Re: [RFC] [PATCH] Device Tree on ARM platform

From: Grant Likely
Date: Wed May 27 2009 - 17:06:28 EST

On Wed, May 27, 2009 at 2:52 PM, Mark Brown
<broonie@xxxxxxxxxxxxxxxxxxxxxxxxxxx> wrote:
> On Wed, May 27, 2009 at 08:29:10PM +0100, Russell King wrote:
>> On Wed, May 27, 2009 at 02:08:42PM -0500, Scott Wood wrote:
>> > I'm not talking about platform specific code, I'm talking about code to
>> > retrieve information about a device from the device tree.  There would
>> > not be separate instances of this for "platforms X, Y and Z", just one
>> > of_platform binding in each driver.  It's no different than having a
>> > platform bus binding, except in the data structures used.
>> I really don't see what OF buys us then, apart from additional dependencies
>> that have to be correct for the kernel to work.  I can only see disadvantages
>> if all OF is, is a way to pass some file to the kernel to (effectively) tell
>> it which drivers to use.
> The main selling points of the device tree AFAICT are that some
> platforms have to use it it anyway due to the native OS and firmware for
> the platform use it, the possibility of using the same device tree with
> more than one OS (modulo unrepresentable holes) and the fact that some
> people find it more convenient to use than straight data tables
> (personally I find the two approaches to be much of a muchness there).
> Perhaps I'm missing something, though?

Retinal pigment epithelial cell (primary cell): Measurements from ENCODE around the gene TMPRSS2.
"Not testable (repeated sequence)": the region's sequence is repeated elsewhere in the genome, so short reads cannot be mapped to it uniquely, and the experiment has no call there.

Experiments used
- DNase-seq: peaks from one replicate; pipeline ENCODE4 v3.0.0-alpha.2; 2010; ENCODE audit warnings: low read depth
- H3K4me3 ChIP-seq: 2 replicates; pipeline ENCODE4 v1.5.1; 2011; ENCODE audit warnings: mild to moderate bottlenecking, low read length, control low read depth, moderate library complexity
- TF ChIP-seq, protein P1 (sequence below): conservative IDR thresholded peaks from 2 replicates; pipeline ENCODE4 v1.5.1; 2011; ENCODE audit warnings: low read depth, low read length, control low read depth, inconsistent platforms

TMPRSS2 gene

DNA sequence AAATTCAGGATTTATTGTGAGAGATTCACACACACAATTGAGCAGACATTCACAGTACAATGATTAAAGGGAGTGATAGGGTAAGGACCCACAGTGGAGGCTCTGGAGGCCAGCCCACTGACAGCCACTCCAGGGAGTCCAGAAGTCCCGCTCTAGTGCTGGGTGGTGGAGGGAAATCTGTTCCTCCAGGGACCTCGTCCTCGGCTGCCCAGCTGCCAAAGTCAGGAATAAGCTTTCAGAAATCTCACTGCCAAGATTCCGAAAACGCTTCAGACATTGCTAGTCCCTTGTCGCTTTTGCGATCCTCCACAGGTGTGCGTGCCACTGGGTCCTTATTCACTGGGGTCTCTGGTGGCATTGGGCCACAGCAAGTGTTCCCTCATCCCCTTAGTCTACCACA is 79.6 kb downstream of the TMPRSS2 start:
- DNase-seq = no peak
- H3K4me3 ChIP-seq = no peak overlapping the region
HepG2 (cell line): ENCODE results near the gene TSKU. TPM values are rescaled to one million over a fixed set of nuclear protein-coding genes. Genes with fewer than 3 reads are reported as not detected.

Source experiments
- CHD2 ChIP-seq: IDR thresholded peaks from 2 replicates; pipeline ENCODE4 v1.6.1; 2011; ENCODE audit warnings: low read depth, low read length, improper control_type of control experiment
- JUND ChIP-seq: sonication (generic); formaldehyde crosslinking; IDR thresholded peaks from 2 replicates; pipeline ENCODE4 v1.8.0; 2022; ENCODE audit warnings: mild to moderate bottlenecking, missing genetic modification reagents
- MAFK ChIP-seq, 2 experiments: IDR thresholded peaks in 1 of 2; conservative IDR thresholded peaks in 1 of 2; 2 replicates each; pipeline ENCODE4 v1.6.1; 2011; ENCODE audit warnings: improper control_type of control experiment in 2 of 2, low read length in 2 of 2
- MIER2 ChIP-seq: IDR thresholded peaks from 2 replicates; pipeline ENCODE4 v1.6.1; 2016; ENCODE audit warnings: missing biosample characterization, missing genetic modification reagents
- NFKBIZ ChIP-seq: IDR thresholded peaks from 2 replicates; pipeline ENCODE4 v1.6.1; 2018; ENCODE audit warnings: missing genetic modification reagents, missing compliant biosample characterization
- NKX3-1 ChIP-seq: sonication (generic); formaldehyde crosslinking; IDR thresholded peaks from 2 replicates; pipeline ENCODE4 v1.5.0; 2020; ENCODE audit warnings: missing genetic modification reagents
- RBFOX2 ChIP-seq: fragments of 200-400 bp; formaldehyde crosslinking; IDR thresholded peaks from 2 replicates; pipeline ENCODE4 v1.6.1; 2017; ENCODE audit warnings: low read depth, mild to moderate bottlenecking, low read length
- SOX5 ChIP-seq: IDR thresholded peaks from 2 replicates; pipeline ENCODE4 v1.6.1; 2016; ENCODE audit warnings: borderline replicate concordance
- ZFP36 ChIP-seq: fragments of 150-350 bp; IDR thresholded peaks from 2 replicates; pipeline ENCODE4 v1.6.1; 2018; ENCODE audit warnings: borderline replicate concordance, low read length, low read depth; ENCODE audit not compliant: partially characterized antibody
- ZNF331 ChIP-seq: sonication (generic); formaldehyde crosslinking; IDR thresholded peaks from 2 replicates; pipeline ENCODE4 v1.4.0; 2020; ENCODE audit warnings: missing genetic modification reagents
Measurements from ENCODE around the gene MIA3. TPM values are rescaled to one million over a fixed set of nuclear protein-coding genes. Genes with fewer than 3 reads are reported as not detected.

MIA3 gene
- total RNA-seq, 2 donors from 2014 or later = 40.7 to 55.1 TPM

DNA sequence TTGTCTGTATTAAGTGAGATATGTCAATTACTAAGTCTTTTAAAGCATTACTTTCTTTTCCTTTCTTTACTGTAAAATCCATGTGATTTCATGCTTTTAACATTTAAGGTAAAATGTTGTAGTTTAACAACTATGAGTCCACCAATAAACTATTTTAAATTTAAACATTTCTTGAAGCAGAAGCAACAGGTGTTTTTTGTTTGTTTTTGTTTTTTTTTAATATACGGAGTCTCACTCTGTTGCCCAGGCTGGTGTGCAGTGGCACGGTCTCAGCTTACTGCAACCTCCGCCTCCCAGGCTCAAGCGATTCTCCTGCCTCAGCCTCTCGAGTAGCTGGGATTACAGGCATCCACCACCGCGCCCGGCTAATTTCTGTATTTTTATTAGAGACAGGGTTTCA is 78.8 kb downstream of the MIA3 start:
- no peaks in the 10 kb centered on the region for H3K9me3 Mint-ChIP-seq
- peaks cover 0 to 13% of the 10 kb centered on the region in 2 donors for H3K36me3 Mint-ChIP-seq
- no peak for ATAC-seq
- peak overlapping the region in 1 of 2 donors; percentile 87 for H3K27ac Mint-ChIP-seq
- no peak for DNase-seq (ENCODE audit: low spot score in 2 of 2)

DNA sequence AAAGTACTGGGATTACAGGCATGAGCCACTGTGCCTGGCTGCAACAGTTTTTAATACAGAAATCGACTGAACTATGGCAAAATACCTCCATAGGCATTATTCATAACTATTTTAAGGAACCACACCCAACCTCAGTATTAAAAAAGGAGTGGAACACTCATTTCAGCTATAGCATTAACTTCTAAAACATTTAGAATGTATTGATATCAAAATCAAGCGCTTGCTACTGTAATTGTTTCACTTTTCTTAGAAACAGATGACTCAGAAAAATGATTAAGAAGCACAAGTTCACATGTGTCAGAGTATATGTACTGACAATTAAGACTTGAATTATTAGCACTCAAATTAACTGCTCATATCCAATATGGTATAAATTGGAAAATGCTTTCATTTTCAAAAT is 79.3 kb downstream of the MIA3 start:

Here are some that I've find useful:

There is the advantage that it decouples the machine description from
the kernel code, which in turn seems to encourage code reuse. There
has been a significant decrease in the amount of platform specific
code in powerpc since the switch to FDT booting.

There is the advantage of easy multiplatform support. I regularly
build a single kernel image which boots on all my MPC5200 boards, and
on my MPC83xx boards. Because the machine description is a separate
image blob, and not hard compiled into the kernel, the kernel doesn't
have to be explicitly told what boards it may possibly be booted on
(other than turning on the appropriate drivers; handled with modules,
just like on x86). It may not be much of an advantage for current
deployed systems, but it is a huge win during development and

That being said, I've been told that Motorola has shipped phones with
FDT support in the kernel for exactly the reason of booting a single
kernel image on multiple versions of the device.


Grant Likely, B.Sc., P.Eng.
Secret Lab Technologies Ltd.
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